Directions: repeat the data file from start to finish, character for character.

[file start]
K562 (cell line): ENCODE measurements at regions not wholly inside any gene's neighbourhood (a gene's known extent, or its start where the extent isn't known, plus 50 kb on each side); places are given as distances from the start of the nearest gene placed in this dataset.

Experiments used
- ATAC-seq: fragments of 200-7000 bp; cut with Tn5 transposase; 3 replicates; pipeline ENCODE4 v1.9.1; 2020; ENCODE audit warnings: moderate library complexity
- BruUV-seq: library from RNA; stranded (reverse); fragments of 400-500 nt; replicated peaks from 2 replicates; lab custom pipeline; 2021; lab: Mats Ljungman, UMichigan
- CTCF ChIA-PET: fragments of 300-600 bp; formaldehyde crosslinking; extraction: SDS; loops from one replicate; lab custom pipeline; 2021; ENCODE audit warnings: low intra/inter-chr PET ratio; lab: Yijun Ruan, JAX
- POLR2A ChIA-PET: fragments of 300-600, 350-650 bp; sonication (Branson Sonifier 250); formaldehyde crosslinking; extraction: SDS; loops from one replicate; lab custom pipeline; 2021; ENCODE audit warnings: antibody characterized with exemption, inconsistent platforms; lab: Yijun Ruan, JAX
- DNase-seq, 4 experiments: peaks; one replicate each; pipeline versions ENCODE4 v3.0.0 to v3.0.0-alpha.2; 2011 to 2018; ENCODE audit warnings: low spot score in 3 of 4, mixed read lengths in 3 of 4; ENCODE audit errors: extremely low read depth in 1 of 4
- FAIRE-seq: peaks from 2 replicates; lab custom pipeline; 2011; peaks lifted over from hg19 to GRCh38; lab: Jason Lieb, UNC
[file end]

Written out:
K562 (cell line): ENCODE measurements at regions not wholly inside any gene's neighbourhood (a gene's known extent, or its start where the extent isn't known, plus 50 kb on each side); places are given as distances from the start of the nearest gene placed in this dataset.

Experiments used
- ATAC-seq: fragments of 200-7000 bp; cut with Tn5 transposase; 3 replicates; pipeline ENCODE4 v1.9.1; 2020; ENCODE audit warnings: moderate library complexity
- BruUV-seq: library from RNA; stranded (reverse); fragments of 400-500 nt; replicated peaks from 2 replicates; lab custom pipeline; 2021; lab: Mats Ljungman, UMichigan
- CTCF ChIA-PET: fragments of 300-600 bp; formaldehyde crosslinking; extraction: SDS; loops from one replicate; lab custom pipeline; 2021; ENCODE audit warnings: low intra/inter-chr PET ratio; lab: Yijun Ruan, JAX
- POLR2A ChIA-PET: fragments of 300-600, 350-650 bp; sonication (Branson Sonifier 250); formaldehyde crosslinking; extraction: SDS; loops from one replicate; lab custom pipeline; 2021; ENCODE audit warnings: antibody characterized with exemption, inconsistent platforms; lab: Yijun Ruan, JAX
- DNase-seq, 4 experiments: peaks; one replicate each; pipeline versions ENCODE4 v3.0.0 to v3.0.0-alpha.2; 2011 to 2018; ENCODE audit warnings: low spot score in 3 of 4, mixed read lengths in 3 of 4; ENCODE audit errors: extremely low read depth in 1 of 4
- FAIRE-seq: peaks from 2 replicates; lab custom pipeline; 2011; peaks lifted over from hg19 to GRCh38; lab: Jason Lieb, UNC